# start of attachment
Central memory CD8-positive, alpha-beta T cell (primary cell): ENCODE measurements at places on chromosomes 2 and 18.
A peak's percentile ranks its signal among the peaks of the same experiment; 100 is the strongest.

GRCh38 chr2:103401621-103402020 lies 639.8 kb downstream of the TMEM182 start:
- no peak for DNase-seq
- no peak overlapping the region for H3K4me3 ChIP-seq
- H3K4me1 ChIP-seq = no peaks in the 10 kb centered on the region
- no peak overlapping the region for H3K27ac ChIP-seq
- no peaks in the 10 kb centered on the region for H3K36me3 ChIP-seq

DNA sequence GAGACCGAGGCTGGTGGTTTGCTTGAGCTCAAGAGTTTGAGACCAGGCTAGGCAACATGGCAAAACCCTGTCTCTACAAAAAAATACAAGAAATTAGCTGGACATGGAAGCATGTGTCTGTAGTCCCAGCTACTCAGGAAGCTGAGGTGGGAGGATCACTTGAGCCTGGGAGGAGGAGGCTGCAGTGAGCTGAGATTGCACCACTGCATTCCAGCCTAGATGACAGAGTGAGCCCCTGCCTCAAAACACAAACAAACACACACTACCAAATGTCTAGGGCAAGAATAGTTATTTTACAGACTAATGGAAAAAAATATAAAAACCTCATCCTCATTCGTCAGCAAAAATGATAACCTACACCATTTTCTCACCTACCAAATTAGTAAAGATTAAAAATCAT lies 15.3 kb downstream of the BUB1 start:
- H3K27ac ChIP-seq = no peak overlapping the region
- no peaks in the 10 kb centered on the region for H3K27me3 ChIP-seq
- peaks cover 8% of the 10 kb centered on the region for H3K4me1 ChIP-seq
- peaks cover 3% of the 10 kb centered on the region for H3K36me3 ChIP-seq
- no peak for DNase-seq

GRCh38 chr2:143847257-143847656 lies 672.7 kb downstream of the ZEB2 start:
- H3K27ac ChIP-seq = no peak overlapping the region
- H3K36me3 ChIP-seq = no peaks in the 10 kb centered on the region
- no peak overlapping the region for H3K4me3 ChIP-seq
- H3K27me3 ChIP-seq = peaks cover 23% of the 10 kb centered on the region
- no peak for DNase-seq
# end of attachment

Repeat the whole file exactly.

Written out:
Central memory CD8-positive, alpha-beta T cell (primary cell): ENCODE measurements at places on chromosomes 2 and 18.
A peak's percentile ranks its signal among the peaks of the same experiment; 100 is the strongest.

GRCh38 chr2:103401621-103402020 lies 639.8 kb downstream of the TMEM182 start:
- no peak for DNase-seq
- no peak overlapping the region for H3K4me3 ChIP-seq
- H3K4me1 ChIP-seq = no peaks in the 10 kb centered on the region
- no peak overlapping the region for H3K27ac ChIP-seq
- no peaks in the 10 kb centered on the region for H3K36me3 ChIP-seq

DNA sequence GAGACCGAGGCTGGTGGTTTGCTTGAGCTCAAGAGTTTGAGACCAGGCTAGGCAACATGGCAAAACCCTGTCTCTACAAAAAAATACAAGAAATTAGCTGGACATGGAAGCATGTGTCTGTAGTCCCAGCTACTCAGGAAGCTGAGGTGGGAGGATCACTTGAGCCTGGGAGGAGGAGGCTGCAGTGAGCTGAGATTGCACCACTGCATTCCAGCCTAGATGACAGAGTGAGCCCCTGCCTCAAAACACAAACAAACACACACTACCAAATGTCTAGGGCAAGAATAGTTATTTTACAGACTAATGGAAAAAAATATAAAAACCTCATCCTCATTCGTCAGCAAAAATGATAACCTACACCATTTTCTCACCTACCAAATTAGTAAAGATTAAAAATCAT lies 15.3 kb downstream of the BUB1 start:
- H3K27ac ChIP-seq = no peak overlapping the region
- no peaks in the 10 kb centered on the region for H3K27me3 ChIP-seq
- peaks cover 8% of the 10 kb centered on the region for H3K4me1 ChIP-seq
- peaks cover 3% of the 10 kb centered on the region for H3K36me3 ChIP-seq
- no peak for DNase-seq

GRCh38 chr2:143847257-143847656 lies 672.7 kb downstream of the ZEB2 start:
- H3K27ac ChIP-seq = no peak overlapping the region
- H3K36me3 ChIP-seq = no peaks in the 10 kb centered on the region
- no peak overlapping the region for H3K4me3 ChIP-seq
- H3K27me3 ChIP-seq = peaks cover 23% of the 10 kb centered on the region
- no peak for DNase-seq